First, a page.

So, what’s wrong with that, you may ask? Well, many of these professional executors may well charge inflated probate fees and that won’t provide value for money. It’s potentially another money spinning exercise for the banks in the long run, but some of that money could have stayed within the estate and been distributed to the beneficiaries.
Professional Executors – Good or Bad?
At a time of grief, it can be an advantage to have a professional on hand to help you sort out probate, and in many cases a solicitor or accountant who understands the family situation and finances can be a significant benefit. However some banks have been charging rather steep fees and the practice of a Will writer naming themselves as executor in return for a low cost or free service is now being understood for what it often is: something of a “rip-off”.
While testators probably think they have helped their loved-ones by appointing a professional executor at the time of drafting their Last Will and Testament, sadly, when it comes time to distribute the estate, the beneficiaries might find that the professional executor lands them with a substantial bill. One that could have been reduced if the beneficiaries and co-executors had been able to shop around for a better value option.
And sadly, many family members don’t realise they even have an option to change the executor, but it is possible to use your own probate solicitor, or, if you are named as co-executor, to carry out the estate administration for yourself.
How do I remove a professional executor?
There are three options for beneficiaries who find that a professional executor has been named in the Will.
- Leave the professional executor in situ
- Reserve power
- Renunciation of probate
Let’s look at these more closely.
Leaving a Professional Executor in Situ
In normal circumstances, you don’t have to use the professional named in the Will and are at liberty to use another firm of probate lawyers to carry out the estate administration work. To leave the professional executor in situ with no reserved powers you and any fellow executors would need to write a letter or email to the professional executor informing them of your intention to use another law firm. You, may need to act fast though, as once a bank or Will writing service named as executor has started work on probate they will be deemed to have “intermeddled”; it might be difficult to remove them and they are likely to charge you.
TIP: Speak to a reputable probate solicitor as soon as possible to compare the costs and so that they can draft you a letter to send out.
The beneficiaries can ask the professional executor to reserve their power in respect of probate duties, so that the remaining executors (or another law firm) can apply for probate and handle the estate. The professional executor will need to write a short letter (they are likely to charge you for this) to the probate registry stating their intention not to apply for probate but to retain power of preservation.
This can be a useful course of action if you are going to handle the estate administration yourself and wish to have professional back-up for any legal decision-making and advice later down the line. It can also save on legal fees charged by the professional executor.
TIP: Probate work and estate administration is a legal process and must be carried out correctly and in a timely manner. Having a probate solicitor on hand to assist you with the process can be extremely beneficial to avoid any pitfalls which could lead to personal liability for the do-it-yourself executor.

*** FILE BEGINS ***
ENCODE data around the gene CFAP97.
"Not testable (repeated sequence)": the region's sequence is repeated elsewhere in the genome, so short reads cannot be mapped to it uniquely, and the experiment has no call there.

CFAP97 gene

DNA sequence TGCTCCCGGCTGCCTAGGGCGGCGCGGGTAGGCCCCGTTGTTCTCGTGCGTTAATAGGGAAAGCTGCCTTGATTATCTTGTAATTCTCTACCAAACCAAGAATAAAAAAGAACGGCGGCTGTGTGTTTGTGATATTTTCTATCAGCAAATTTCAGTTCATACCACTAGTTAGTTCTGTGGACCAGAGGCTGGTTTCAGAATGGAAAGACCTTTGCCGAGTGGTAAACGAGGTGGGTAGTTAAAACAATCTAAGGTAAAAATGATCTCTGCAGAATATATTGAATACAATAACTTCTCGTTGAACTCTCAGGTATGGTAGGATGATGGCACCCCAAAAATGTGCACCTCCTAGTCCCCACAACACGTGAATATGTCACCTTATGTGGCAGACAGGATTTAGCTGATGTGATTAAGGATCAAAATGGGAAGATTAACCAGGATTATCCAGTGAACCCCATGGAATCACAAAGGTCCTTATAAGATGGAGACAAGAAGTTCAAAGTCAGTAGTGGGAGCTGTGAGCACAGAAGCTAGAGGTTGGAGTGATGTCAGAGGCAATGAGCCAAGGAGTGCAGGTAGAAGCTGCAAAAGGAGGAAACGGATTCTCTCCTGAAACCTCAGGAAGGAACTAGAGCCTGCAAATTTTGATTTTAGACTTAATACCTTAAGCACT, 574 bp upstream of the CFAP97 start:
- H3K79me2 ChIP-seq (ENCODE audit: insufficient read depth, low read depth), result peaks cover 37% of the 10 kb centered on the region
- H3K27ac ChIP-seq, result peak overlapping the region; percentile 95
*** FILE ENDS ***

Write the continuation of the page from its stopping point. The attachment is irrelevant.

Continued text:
Renunciation of Probate
Lastly, if the beneficiaries to a Will agree, they can ask the professional executor to renounce their duties. They will need to sign a letter with the request and the named executor must then submit a Renunciation of Probate form to the court (again there is likely to be a charge made for this). This course of action does not require all the beneficiaries to agree and sign the letter but it is clearly a more persuasive route if there can be complete agreement. The named executor doesn’t have to renounce, but in most cases they are unlikely to want to work with a group of people who are opposed to their presence in the handling of the estate.
Renunciation of probate must be carried out before the professional executor starts work on the estate as intermeddling could once again be an issue.
TIP: Charges for renunciation of probate is likely to be around £350-£400 and while this is recoverable from the estate, it’s worth asking the professional executor for a full probate service quote so that you can understand just how much you are likely to be charged once all the administrative duties are carried out. It may be possible to shop around and get a much lower quote, so this charge, especially on larger estates, may not be as punitive as it feels because you could, potentially, save thousands.
Talk to Wellers
If you want to change a named professional executor on your own Will, we can help. Wellers can advise you on the best course of action and whether a full redraft of your Will is necessary or a simple codicil will suffice.
If you think a loved one may have used a professional executor, it is probably unwise to try to get them removed, but it is useful to be aware and to know your options when the time finally comes to administer the estate.
Our probate teams will be happy to advise you about professional executors and what you can do to save money on the associated probate costs and fees.
020 8464 4242 for our Bromley team
01483 284567 for our Surrey team
020 7481 2422 for the London City office and
01732 457575 for Sevenoaks, Kent.